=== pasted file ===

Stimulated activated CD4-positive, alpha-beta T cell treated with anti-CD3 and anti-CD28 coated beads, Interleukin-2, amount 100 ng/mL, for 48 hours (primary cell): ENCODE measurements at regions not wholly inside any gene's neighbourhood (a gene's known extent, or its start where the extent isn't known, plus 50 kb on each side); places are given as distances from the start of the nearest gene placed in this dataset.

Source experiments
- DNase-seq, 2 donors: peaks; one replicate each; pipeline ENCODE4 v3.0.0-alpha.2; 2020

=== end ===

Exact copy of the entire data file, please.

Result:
Stimulated activated CD4-positive, alpha-beta T cell treated with anti-CD3 and anti-CD28 coated beads, Interleukin-2, amount 100 ng/mL, for 48 hours (primary cell): ENCODE measurements at regions not wholly inside any gene's neighbourhood (a gene's known extent, or its start where the extent isn't known, plus 50 kb on each side); places are given as distances from the start of the nearest gene placed in this dataset.

Source experiments
- DNase-seq, 2 donors: peaks; one replicate each; pipeline ENCODE4 v3.0.0-alpha.2; 2020